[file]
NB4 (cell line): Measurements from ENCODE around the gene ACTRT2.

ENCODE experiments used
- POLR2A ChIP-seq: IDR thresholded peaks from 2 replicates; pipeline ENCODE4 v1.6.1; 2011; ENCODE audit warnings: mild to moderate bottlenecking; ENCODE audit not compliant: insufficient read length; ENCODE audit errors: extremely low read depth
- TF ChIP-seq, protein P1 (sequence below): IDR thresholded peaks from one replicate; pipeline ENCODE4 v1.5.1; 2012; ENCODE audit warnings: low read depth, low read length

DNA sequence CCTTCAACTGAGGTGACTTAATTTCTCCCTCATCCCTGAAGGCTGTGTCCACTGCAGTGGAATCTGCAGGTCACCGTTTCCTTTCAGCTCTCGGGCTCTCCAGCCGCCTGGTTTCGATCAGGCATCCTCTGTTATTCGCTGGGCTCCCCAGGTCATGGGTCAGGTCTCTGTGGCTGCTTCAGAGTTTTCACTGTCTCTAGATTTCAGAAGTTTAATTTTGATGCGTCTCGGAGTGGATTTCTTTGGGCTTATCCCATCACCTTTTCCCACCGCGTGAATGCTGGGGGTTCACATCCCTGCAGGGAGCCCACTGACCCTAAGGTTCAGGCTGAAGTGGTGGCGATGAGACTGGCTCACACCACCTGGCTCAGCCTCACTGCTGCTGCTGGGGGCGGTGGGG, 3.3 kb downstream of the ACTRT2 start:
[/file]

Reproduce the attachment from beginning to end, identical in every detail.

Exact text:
NB4 (cell line): Measurements from ENCODE around the gene ACTRT2.

ENCODE experiments used
- POLR2A ChIP-seq: IDR thresholded peaks from 2 replicates; pipeline ENCODE4 v1.6.1; 2011; ENCODE audit warnings: mild to moderate bottlenecking; ENCODE audit not compliant: insufficient read length; ENCODE audit errors: extremely low read depth
- TF ChIP-seq, protein P1 (sequence below): IDR thresholded peaks from one replicate; pipeline ENCODE4 v1.5.1; 2012; ENCODE audit warnings: low read depth, low read length

DNA sequence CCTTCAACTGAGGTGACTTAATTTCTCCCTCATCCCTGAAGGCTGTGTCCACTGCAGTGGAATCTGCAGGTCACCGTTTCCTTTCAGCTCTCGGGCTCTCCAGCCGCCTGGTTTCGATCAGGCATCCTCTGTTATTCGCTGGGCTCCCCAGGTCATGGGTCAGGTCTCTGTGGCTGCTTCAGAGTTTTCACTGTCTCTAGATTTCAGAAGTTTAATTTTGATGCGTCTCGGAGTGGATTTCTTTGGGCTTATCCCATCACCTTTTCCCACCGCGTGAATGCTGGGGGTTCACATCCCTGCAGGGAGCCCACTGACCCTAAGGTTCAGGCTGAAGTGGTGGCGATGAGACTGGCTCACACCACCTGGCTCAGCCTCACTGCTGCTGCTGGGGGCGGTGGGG, 3.3 kb downstream of the ACTRT2 start: